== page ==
“When you stand up and teach, you are modelling how to interact with God’s word – for better or for worse.” Larry Perkins
This workshop has been challenging to me on many levels at once. As I listened to Mr. Perkins share, I was struck by how much he LOVED the scripture, and so enjoyed his passion for the proper treatment of the Bible when it comes to effectively sharing it with others through preaching or teaching.
What struck me the most is how easy it is for us to just share the words we read in the scripture without a deep consideration and exploration of such things as:
Genre: In this case, the Gospels and Acts are narratives. They share, from different perspectives and with differing purposes the story of Jesus.
Purpose: Why is the author writing? Who are they trying to reach with their words? What do they want their audience to do as a result of reading/hearing their words?
- Luke– Acts: a historical/fact based narrative. Luke was striving to write an account that was trustworthy. (Some interesting questions arise: why was he wanting to write a historical account? One reason is that he was writing it for someone – Theophilus – so that they could know the certainty of what they had been taught.
- Mark – presents a Jewish person crucified who must be acclaimed as Messiah – why did he approach his story in this way? Who was he trying to reach?
- Matthew – emphasis on how Jesus fulfilled the God’s plans for Israel – why did he approach the topic like this? Who is he trying to reach? (Likely Jewish people.)
- John – evangelistic focus.
Connection with the events being narrated, what is the connection between the narrative and the events that are being told? Do we have eye witness accounts, like in Luke? Is the writer using materials from another source in their narrative, and how trustworthy are those sources? I’m thinking of the times Paul borrowed lines from contemporary poets, or used day to day objects to help him spark spiritual conversations with his audience. (The Altar to the unknown God found in Acts 17:23) Are those sources trustworthy? How were these accounts preserved, and how concerned were early Christians with this? (Much was passed down orally.)
Canonical Place: When were these narratives written compared to the other books of the New Testament? In today’s case, most church goers/ believers often think of the gospels as coming first chronologically.
In reality, the gospels aren’t the first things written – there are about 15 years of written production before the gospels came into reality. Paul likely had writings before the gospels were written. – Galatians, 1 and 2 Thessalonians many other epistles. They came before the gospels. However, these writings don’t come first in the NT because the Gospels tell the vital backstory which Paul and other writers have based their writings on.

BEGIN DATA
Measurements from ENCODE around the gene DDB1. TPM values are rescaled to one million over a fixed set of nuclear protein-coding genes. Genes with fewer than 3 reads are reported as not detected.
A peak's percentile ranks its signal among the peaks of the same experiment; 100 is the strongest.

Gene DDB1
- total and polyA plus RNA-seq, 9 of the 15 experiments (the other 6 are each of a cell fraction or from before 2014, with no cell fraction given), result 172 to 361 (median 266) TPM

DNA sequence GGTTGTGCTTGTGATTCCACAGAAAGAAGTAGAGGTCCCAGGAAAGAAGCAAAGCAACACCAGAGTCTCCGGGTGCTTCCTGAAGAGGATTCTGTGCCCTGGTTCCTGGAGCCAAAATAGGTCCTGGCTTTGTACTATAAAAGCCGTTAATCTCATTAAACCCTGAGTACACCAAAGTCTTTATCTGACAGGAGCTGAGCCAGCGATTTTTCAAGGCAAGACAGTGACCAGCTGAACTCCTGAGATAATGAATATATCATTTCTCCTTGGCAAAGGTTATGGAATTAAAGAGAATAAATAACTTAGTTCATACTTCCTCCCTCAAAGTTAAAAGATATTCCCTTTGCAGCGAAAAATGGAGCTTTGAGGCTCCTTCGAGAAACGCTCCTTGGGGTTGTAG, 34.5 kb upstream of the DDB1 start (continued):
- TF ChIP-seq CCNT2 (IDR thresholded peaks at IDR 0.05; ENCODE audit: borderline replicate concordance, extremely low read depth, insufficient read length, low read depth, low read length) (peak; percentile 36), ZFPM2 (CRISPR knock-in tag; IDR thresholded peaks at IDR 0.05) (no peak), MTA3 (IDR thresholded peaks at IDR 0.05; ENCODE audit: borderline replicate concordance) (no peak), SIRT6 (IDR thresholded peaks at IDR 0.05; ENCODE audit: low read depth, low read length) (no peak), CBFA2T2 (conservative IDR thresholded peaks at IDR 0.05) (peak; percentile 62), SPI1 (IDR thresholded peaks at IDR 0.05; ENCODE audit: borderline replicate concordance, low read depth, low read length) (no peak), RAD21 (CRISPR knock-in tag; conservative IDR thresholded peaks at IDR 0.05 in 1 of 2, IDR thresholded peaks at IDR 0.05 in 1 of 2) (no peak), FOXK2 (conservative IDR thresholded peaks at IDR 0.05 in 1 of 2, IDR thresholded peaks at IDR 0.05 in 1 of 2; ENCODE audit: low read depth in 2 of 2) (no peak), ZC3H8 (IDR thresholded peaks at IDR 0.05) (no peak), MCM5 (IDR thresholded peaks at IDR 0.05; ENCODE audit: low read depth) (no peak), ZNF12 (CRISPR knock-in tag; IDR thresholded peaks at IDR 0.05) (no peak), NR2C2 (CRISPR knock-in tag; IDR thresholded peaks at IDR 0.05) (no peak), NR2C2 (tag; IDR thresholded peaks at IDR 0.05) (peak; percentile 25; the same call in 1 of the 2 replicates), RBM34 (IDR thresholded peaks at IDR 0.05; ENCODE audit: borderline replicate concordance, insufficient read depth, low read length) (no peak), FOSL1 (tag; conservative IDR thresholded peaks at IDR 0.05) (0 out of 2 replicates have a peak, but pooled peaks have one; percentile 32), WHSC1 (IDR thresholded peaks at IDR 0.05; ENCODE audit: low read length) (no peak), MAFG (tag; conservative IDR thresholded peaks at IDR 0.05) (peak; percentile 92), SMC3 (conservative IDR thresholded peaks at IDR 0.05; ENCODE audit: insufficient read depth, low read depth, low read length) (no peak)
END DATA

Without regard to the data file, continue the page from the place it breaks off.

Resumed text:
I learned here that Acts is actually a continuation of Luke, yet I grew up thinking that it was a totally different book that was written by a different person.
We are always dealing with a cross cultural reality when we teach the Bible – it is from another time, place, culture etc. With text only – we are missing all the non-verbal cues. Larry Perkins, PHD.Larry Perkins, PHD.
We must remember that Jesus was Jewish, and he lived, acted, was shaped and educated with this reality.
- Jesus lived in the time of the second temple – when he was nearing the end of his ministry, this second temple was just about to be finished which adds whole layers or conflict when he states that not one stone would be left standing. (Those were fighting words to the Jews who had dedicated so many years to the second temple’s construction.)
- Also recall that Jesus lived in a culture heavily influenced by Romans/Greeks – they were occupied by Roman soldiers, Roman/Greek cities were near and exerted cultural influence. Jesus was a carpenter, a worker who likely would have been part of building things in those cities.
- We must also recall that Jesus was radical – in contrast to the Jewish establishment and rules and context. There was real animosity towards Jesus because of what he said and did – think: the temple was just being finished when he declared that not a stone would remain. You aren’t unclean by what goes into a man, it is what comes out that makes a man unclean, the Jewish leaders presented Jesus as a rebel and trouble maker when they tried to turn him over to the Romans.